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White v. Saul

United States District Court, E.D. Kentucky, Northern Division, Covington

June 25, 2019

ANDREW SAUL, [1] Commissioner of the Social Security Administration DEFENDANT


          David L. Bunning United States District Judge

         Plaintiff brought this action pursuant to 42 U.S.C. § 405(g) to obtain judicial review of an administrative decision of the Commissioner of Social Security denying Plaintiff's eligibility for Social Security disability insurance benefits. (Doc. # 1). The Commissioner's determination was partially favorable, finding that Plaintiff became disabled on April 26, 2017, but was not disabled prior to that date. Plaintiff's appeal therefore “involves the disability onset date only, ” as Plaintiff argues that the Commissioner's determination “is incorrect in finding that Mr. White was not disabled prior to [April 26, 2017].” (Doc. # 14 at 1). The Court, having reviewed the record and the parties' dispositive motions, and for the reasons set forth herein, will deny Plaintiff's dispositive motion (Doc. # 14), grant Defendant's dispositive motion (Doc. # 18), and affirm the Commissioner's decision.


         On January 5, 2015, Plaintiff William B. White filed an application for a period of disability and disability insurance benefits, alleging disability beginning on May 30, 2014. (Doc. # 1 at 2; Tr. 236). White was forty-seven years old at the time of filing; he alleged that he was unable to work due to, inter alia, heart problems; multiple orthopedic problems; lumbar radiculopathy problems; inability to ambulate effectively; arthritis, degenerative problems, and arthralgia; bilateral knee problems; fibromyalgia; gout problems; dizziness, vertigo, and syncope problems; peripheral neuropathy of his lower and upper extremities; edema problems of the lower extremities including his feet and ankles; morbid obesity problems; and psychological problems including depression and anxiety. (Tr. 99, 123, 240; Doc. # 14-1 at 3). His claims were denied initially and again upon reconsideration. (Tr. 86-98, 99-115).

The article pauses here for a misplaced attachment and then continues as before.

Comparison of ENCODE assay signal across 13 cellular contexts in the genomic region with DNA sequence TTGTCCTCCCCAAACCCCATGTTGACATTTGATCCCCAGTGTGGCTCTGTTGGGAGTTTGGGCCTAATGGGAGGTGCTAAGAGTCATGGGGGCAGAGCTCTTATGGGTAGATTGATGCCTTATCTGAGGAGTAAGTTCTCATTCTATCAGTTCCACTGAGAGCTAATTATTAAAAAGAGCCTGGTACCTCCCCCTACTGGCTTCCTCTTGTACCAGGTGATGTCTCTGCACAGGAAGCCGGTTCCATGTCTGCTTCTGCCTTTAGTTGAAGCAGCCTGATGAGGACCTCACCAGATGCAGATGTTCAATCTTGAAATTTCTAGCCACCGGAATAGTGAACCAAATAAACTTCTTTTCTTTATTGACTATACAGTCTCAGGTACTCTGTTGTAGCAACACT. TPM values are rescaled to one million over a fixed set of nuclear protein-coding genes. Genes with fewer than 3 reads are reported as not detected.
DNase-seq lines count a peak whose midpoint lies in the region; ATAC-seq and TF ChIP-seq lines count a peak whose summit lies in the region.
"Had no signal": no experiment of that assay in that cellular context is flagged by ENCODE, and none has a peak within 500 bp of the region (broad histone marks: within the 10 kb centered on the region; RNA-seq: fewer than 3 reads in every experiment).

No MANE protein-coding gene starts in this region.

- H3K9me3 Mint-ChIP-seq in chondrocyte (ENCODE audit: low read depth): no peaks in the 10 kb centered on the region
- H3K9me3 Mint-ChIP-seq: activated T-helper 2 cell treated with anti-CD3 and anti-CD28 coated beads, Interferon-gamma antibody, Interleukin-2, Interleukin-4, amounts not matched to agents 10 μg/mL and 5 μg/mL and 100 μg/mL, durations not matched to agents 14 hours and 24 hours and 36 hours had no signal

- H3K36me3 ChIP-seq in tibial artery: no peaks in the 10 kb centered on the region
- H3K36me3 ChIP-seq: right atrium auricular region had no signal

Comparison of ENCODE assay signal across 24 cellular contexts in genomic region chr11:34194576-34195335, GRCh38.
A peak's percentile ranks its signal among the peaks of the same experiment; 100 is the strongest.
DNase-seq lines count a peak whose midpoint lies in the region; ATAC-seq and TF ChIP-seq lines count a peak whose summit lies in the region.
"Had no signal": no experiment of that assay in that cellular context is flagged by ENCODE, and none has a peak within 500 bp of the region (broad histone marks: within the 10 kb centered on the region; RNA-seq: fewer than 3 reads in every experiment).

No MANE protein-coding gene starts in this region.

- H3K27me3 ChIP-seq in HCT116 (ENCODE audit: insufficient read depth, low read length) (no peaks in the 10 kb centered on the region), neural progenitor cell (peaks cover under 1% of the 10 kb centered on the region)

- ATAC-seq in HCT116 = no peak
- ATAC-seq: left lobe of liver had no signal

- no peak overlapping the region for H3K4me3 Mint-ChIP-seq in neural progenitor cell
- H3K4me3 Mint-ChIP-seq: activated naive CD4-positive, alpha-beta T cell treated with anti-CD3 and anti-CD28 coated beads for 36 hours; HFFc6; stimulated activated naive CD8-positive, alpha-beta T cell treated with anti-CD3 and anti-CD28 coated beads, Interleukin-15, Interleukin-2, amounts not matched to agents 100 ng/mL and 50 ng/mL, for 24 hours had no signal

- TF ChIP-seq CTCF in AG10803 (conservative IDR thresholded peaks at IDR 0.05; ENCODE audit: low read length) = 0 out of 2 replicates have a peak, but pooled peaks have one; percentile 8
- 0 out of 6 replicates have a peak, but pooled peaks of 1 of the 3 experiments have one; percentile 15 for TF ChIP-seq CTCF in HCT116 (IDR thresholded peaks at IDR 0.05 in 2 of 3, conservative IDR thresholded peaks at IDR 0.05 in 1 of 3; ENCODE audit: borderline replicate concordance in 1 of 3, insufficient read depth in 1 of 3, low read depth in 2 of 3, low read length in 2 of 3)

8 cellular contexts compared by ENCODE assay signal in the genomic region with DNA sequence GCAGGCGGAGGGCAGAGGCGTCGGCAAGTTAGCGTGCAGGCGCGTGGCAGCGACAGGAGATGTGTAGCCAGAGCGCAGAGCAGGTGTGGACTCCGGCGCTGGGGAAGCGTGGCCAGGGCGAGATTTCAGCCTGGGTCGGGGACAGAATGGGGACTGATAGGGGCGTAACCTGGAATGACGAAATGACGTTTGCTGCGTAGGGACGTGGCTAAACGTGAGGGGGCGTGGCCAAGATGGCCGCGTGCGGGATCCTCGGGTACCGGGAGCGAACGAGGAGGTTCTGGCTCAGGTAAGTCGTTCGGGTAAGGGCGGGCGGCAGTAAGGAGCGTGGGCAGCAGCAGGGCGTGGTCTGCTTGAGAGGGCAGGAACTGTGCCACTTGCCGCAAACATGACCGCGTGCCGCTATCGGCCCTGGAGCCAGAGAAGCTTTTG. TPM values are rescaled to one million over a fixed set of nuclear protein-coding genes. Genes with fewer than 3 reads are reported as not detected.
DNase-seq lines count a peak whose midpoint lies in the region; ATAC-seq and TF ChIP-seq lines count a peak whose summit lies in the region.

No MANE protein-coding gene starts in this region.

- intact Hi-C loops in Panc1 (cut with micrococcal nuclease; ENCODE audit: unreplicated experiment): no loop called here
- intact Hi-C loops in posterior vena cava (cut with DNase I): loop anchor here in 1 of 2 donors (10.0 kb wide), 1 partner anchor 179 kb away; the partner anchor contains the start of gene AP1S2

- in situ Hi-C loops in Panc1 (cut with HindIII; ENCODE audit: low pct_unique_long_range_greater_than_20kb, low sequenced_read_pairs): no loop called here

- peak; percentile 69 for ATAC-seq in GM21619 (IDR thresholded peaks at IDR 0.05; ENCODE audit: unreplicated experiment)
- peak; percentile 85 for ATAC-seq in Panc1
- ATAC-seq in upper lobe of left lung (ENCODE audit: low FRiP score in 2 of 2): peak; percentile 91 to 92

At Plaintiff's request, an administrative hearing was conducted before Administrative Law Judge (ALJ) Thuy-Anh T. Nguyen on May 16, 2017. (Tr. 12, 32-85, 130). On September 29, 2017, ALJ Nguyen issued a partially-favorable decision, finding that Plaintiff met the insured status requirements of the Social Security Act. (Tr. 8-25). However, ALJ Nguyen found that Plaintiff “was not disabled prior to April 26, 2017, but became disabled on that date and has continued to be disabled through the date of this decision.” (Tr. 12). The ALJ's decision became the final decision of the Commissioner on March 20, 2018, when the Appeals Council denied Plaintiff's request for review. 42 U.S.C. § 405(g); (Tr. 1-5).

         Plaintiff filed this action on May 10, 2018, arguing that the ALJ erred as a matter of law by finding that Plaintiff's disability onset date was April 26, 2017, and not Plaintiff's claimed onset date of May 30, 2014. (Doc. # 1 at 6). This matter has culminated in cross-motions for summary judgment, which are now ripe for adjudication. (Docs. # 14 and 18).


         A. Standard of Review